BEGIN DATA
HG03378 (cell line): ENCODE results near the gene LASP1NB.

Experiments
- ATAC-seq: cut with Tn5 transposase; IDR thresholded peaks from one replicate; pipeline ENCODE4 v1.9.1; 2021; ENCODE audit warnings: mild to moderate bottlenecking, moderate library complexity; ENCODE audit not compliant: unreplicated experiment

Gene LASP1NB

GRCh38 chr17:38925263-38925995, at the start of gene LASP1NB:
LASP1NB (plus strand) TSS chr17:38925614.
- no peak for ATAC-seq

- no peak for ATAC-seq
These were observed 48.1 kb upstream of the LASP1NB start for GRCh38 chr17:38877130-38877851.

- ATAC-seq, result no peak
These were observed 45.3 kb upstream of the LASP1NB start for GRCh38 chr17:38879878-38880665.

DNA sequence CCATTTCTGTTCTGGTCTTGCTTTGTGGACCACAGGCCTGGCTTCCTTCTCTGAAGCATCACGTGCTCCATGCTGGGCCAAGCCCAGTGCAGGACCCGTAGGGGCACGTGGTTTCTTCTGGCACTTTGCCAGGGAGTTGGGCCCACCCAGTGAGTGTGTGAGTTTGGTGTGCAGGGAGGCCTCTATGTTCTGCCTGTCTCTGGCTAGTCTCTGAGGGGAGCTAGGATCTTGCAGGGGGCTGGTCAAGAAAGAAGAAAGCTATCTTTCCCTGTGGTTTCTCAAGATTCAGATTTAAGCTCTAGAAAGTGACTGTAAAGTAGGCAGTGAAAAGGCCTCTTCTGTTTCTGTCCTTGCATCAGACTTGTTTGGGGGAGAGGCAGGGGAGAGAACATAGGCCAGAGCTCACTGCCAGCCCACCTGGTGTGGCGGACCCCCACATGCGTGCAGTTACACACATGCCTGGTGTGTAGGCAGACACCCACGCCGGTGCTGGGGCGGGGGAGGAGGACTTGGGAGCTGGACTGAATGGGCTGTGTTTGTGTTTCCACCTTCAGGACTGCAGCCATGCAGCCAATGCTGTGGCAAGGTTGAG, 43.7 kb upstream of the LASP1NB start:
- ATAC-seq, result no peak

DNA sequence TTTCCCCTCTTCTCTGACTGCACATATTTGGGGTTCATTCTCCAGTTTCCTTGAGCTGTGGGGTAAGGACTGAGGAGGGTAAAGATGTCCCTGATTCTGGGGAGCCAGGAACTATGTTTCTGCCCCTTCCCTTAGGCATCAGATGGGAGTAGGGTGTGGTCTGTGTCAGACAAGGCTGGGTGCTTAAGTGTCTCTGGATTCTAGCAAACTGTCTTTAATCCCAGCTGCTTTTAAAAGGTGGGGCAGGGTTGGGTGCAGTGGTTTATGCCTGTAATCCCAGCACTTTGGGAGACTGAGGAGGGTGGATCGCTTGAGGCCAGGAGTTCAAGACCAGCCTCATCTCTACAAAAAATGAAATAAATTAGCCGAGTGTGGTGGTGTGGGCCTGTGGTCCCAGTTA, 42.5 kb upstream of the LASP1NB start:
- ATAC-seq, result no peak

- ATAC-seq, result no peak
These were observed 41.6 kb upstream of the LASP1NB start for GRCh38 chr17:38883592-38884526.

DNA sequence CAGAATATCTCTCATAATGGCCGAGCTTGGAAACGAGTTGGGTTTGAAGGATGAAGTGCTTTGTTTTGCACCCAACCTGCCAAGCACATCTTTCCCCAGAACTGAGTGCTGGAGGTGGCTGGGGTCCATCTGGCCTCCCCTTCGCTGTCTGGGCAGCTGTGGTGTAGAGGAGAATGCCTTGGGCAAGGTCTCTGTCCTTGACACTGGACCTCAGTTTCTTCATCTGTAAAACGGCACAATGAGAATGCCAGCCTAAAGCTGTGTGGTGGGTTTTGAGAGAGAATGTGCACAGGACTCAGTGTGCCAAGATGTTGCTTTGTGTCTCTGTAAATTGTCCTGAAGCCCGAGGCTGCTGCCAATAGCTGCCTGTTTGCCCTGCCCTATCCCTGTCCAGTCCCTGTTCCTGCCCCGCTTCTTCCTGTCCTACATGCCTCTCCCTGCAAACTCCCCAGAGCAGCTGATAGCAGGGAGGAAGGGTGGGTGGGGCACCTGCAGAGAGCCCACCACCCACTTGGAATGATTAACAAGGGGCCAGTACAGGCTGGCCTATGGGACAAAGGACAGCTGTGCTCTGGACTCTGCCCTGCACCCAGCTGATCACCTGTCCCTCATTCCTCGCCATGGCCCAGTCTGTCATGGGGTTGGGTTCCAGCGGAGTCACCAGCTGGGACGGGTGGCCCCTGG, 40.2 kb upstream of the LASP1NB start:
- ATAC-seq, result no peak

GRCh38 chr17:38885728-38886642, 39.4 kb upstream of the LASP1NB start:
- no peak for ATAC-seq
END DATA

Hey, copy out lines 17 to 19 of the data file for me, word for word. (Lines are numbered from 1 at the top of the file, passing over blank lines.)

These were observed 41.6 kb upstream of the LASP1NB start for GRCh38 chr17:38883592-38884526.

DNA sequence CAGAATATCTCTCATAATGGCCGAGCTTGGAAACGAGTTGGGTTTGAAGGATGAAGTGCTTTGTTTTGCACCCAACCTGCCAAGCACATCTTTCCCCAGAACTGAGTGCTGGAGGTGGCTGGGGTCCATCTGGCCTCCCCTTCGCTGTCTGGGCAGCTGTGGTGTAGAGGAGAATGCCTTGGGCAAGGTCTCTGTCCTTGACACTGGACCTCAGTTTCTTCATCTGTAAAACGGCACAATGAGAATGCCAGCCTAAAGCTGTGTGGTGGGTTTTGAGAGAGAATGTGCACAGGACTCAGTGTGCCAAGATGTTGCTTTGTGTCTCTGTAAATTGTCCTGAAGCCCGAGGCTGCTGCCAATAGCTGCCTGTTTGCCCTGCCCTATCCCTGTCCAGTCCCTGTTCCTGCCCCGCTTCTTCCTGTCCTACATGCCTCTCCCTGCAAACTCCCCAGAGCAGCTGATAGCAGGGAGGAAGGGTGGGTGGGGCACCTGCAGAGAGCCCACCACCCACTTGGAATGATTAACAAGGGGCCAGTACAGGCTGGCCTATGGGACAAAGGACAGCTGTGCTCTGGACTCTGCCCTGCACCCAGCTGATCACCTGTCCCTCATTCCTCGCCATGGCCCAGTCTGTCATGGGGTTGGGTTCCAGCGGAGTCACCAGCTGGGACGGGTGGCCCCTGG, 40.2 kb upstream of the LASP1NB start:
- ATAC-seq, result no peak